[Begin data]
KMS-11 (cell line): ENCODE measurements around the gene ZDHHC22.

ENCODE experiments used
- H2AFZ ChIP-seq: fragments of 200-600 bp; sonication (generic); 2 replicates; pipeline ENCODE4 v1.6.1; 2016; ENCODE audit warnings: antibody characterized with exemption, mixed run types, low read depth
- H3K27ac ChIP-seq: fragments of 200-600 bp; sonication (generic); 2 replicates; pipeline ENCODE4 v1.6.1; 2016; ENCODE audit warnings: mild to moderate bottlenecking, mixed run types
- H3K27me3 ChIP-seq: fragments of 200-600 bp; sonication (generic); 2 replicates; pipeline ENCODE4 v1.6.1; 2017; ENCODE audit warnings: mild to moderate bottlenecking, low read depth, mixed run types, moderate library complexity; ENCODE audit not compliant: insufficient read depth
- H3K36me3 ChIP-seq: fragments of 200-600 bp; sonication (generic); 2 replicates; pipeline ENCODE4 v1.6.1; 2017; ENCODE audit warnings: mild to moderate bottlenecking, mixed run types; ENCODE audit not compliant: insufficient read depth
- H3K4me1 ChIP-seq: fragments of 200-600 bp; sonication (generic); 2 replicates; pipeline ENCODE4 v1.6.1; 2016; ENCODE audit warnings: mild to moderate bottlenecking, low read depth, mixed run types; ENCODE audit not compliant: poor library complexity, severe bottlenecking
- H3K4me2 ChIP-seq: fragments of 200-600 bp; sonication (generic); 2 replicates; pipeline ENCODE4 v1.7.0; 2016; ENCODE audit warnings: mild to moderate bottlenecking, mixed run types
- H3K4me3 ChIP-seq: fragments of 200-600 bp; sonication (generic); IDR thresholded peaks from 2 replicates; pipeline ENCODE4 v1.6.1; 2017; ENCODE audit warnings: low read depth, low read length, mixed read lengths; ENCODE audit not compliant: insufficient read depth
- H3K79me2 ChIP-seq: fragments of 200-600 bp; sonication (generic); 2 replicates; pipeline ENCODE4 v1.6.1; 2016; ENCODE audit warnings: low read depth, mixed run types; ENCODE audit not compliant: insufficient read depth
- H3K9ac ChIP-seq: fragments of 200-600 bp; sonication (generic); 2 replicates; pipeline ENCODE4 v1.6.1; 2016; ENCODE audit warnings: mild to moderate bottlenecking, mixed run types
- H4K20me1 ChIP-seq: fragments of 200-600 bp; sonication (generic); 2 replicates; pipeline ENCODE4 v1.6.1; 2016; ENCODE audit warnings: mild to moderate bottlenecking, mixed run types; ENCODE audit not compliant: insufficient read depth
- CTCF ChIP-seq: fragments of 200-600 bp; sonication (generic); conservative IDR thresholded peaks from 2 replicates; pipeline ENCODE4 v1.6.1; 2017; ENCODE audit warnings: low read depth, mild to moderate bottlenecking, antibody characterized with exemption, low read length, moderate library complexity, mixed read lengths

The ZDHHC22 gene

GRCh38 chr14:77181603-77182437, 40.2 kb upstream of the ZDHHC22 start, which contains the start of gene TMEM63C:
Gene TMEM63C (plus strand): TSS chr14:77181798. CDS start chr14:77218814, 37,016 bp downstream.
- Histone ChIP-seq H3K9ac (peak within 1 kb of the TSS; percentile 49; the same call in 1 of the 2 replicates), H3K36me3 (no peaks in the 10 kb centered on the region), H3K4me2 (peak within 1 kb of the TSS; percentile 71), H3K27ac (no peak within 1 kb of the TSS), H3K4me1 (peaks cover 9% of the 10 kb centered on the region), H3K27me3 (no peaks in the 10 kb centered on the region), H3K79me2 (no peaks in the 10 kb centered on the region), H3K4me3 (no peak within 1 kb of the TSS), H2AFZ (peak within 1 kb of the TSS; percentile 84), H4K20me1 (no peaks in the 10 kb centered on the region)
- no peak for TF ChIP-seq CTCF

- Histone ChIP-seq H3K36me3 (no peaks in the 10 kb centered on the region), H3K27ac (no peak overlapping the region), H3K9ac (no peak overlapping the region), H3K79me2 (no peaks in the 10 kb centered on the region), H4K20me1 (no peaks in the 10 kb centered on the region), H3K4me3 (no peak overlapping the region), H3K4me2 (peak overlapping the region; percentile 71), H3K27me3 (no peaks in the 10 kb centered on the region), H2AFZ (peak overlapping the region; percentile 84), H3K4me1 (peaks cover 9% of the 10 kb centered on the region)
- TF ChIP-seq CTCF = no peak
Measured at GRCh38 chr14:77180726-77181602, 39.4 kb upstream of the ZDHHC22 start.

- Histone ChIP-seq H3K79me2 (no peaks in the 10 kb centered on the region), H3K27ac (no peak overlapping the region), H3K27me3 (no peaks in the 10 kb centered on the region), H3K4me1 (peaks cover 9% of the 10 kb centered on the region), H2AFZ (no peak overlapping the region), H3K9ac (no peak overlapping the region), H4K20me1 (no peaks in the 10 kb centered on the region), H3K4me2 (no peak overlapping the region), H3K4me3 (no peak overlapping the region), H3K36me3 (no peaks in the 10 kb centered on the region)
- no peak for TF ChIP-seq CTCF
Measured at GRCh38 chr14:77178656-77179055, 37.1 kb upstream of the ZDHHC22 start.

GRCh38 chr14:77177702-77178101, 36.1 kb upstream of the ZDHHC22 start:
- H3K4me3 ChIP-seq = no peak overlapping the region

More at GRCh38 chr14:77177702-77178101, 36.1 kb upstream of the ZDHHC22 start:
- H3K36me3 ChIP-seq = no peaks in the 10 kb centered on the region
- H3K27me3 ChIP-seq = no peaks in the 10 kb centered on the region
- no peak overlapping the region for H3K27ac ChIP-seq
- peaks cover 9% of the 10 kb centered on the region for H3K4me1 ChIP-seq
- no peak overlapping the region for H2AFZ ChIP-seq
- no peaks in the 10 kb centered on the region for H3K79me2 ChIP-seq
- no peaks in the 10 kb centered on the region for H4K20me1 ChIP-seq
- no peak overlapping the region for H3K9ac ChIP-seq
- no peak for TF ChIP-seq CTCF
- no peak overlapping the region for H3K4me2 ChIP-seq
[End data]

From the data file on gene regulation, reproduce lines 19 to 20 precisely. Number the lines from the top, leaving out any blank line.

- Histone ChIP-seq H3K36me3 (no peaks in the 10 kb centered on the region), H3K27ac (no peak overlapping the region), H3K9ac (no peak overlapping the region), H3K79me2 (no peaks in the 10 kb centered on the region), H4K20me1 (no peaks in the 10 kb centered on the region), H3K4me3 (no peak overlapping the region), H3K4me2 (peak overlapping the region; percentile 71), H3K27me3 (no peaks in the 10 kb centered on the region), H2AFZ (peak overlapping the region; percentile 84), H3K4me1 (peaks cover 9% of the 10 kb centered on the region)
- TF ChIP-seq CTCF = no peak